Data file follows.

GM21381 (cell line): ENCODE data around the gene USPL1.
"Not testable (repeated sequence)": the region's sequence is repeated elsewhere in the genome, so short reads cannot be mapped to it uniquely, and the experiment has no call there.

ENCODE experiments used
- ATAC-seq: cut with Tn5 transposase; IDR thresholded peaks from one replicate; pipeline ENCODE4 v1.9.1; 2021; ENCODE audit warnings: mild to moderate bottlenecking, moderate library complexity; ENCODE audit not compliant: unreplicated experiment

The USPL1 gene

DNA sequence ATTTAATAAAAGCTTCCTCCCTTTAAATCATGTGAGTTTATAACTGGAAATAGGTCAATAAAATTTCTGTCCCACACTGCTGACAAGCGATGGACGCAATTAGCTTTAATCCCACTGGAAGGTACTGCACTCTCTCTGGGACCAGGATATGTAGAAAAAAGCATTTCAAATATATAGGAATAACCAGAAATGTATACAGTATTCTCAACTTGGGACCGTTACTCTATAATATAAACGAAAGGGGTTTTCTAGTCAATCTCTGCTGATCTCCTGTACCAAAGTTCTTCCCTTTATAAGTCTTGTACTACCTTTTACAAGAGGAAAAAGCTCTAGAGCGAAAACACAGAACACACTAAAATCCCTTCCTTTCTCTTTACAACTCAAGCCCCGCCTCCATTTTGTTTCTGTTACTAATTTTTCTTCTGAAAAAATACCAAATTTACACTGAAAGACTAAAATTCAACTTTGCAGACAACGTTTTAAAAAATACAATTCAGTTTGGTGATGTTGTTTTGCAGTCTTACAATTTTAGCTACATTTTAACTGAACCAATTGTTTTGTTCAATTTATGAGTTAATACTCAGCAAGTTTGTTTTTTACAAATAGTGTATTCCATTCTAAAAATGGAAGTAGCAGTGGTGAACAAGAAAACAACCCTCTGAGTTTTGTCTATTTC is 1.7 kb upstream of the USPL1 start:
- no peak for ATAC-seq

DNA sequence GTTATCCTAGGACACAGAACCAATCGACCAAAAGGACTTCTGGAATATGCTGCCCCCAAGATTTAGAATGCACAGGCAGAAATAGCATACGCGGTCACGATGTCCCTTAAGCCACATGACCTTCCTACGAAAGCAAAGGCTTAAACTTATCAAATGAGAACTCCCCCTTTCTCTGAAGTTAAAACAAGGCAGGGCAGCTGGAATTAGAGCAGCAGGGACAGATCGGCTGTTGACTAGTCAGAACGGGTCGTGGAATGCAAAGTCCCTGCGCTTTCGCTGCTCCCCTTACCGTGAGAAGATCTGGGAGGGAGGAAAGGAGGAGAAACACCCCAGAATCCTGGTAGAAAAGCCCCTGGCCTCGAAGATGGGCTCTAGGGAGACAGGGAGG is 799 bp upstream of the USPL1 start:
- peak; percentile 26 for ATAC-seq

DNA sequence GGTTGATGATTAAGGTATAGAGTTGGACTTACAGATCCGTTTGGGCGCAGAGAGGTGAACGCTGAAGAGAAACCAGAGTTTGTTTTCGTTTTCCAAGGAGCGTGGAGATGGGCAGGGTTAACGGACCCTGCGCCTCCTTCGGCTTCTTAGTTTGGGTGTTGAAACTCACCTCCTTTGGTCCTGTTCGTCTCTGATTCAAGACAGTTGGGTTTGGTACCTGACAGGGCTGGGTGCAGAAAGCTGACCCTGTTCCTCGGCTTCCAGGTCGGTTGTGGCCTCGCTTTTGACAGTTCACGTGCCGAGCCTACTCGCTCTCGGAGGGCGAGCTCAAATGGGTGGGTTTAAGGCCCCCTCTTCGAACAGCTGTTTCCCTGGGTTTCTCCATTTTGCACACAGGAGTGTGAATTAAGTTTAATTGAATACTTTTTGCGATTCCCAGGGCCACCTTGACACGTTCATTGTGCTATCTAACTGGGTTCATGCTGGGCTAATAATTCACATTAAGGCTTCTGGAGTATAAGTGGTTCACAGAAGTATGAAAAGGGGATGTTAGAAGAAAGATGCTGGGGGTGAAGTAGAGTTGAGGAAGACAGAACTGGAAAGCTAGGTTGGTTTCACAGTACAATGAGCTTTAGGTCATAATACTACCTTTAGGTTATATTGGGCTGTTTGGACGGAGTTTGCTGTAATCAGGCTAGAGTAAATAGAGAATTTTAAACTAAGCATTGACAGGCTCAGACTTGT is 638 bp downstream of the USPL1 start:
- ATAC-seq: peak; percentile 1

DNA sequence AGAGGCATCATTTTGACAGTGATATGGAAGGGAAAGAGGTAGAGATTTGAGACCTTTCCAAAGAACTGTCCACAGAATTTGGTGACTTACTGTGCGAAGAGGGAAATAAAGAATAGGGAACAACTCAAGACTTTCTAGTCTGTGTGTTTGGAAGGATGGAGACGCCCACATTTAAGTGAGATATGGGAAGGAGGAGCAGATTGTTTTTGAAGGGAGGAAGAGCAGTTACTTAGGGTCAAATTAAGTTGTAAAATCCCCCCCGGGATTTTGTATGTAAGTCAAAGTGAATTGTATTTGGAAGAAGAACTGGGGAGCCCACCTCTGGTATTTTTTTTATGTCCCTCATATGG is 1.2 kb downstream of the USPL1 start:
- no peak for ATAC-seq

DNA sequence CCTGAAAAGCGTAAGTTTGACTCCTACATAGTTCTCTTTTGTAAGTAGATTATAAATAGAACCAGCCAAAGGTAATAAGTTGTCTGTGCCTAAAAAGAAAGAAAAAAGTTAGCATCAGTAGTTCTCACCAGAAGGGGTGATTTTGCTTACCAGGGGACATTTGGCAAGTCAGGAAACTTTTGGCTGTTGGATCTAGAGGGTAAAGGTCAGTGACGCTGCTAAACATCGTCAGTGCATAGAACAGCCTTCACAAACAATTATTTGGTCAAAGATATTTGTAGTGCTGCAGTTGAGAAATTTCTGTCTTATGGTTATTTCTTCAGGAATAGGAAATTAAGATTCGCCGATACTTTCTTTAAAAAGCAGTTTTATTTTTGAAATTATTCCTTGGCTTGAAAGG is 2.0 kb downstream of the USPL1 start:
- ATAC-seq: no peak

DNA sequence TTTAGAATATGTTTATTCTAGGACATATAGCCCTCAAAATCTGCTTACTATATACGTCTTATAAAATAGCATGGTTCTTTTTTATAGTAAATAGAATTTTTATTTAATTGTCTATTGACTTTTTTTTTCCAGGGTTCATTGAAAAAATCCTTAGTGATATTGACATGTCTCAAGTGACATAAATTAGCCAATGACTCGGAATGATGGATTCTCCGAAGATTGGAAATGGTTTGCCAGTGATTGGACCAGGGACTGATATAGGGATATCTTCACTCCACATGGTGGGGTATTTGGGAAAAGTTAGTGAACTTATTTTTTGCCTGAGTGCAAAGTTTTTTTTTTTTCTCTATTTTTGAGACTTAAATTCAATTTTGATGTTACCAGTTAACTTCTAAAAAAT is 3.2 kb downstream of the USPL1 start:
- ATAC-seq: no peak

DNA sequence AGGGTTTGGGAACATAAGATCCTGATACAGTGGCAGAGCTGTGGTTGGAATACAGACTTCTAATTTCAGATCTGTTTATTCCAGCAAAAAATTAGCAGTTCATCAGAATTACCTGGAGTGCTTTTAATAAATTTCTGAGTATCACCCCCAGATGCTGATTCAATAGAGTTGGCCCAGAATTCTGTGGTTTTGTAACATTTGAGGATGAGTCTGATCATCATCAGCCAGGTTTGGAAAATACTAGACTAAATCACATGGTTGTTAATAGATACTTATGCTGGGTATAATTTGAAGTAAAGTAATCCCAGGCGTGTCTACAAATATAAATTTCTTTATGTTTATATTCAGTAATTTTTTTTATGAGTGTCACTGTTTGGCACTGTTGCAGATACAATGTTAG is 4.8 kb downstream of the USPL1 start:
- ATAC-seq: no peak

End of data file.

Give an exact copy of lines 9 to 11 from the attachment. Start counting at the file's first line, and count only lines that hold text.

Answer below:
- peak; percentile 26 for ATAC-seq

DNA sequence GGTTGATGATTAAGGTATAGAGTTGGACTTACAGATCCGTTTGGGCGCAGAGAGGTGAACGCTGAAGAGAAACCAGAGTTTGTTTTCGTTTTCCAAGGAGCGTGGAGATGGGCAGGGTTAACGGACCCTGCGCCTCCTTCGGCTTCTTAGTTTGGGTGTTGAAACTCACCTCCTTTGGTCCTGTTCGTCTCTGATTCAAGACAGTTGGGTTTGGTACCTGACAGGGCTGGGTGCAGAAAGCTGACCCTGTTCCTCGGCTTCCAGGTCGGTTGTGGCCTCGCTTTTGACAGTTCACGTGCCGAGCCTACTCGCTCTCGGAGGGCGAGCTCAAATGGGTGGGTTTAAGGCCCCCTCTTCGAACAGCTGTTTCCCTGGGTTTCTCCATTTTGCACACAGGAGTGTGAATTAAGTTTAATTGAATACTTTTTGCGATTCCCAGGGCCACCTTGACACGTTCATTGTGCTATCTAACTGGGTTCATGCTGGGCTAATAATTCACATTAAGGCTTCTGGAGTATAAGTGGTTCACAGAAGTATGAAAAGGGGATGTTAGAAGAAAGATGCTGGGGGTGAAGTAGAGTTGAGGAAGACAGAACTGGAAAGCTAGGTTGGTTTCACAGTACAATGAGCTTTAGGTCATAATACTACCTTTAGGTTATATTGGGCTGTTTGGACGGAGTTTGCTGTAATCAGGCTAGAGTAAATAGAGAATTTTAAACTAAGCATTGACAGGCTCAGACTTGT is 638 bp downstream of the USPL1 start:
- ATAC-seq: peak; percentile 1